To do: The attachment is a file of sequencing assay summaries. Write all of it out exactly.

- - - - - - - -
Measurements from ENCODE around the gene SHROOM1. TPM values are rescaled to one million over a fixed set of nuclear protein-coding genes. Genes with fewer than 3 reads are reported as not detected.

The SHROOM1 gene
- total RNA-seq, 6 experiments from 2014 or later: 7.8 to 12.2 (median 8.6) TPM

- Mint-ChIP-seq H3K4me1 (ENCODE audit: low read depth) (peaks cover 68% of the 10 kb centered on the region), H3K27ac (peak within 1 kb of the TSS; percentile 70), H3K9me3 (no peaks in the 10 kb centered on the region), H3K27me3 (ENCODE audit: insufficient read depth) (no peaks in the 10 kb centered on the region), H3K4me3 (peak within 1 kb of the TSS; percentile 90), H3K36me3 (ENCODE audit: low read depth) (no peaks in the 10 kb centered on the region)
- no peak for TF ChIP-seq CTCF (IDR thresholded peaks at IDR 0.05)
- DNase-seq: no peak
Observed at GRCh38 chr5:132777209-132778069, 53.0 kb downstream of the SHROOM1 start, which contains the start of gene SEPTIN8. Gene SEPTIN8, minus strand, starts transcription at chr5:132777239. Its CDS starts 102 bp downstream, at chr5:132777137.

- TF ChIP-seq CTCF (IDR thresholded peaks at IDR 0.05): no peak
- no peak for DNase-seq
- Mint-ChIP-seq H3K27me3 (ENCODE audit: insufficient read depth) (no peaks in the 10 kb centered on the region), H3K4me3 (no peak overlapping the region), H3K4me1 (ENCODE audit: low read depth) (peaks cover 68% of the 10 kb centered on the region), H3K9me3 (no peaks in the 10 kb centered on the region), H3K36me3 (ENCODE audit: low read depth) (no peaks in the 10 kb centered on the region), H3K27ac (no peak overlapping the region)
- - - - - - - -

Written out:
Measurements from ENCODE around the gene SHROOM1. TPM values are rescaled to one million over a fixed set of nuclear protein-coding genes. Genes with fewer than 3 reads are reported as not detected.

The SHROOM1 gene
- total RNA-seq, 6 experiments from 2014 or later: 7.8 to 12.2 (median 8.6) TPM

- Mint-ChIP-seq H3K4me1 (ENCODE audit: low read depth) (peaks cover 68% of the 10 kb centered on the region), H3K27ac (peak within 1 kb of the TSS; percentile 70), H3K9me3 (no peaks in the 10 kb centered on the region), H3K27me3 (ENCODE audit: insufficient read depth) (no peaks in the 10 kb centered on the region), H3K4me3 (peak within 1 kb of the TSS; percentile 90), H3K36me3 (ENCODE audit: low read depth) (no peaks in the 10 kb centered on the region)
- no peak for TF ChIP-seq CTCF (IDR thresholded peaks at IDR 0.05)
- DNase-seq: no peak
Observed at GRCh38 chr5:132777209-132778069, 53.0 kb downstream of the SHROOM1 start, which contains the start of gene SEPTIN8. Gene SEPTIN8, minus strand, starts transcription at chr5:132777239. Its CDS starts 102 bp downstream, at chr5:132777137.

- TF ChIP-seq CTCF (IDR thresholded peaks at IDR 0.05): no peak
- no peak for DNase-seq
- Mint-ChIP-seq H3K27me3 (ENCODE audit: insufficient read depth) (no peaks in the 10 kb centered on the region), H3K4me3 (no peak overlapping the region), H3K4me1 (ENCODE audit: low read depth) (peaks cover 68% of the 10 kb centered on the region), H3K9me3 (no peaks in the 10 kb centered on the region), H3K36me3 (ENCODE audit: low read depth) (no peaks in the 10 kb centered on the region), H3K27ac (no peak overlapping the region)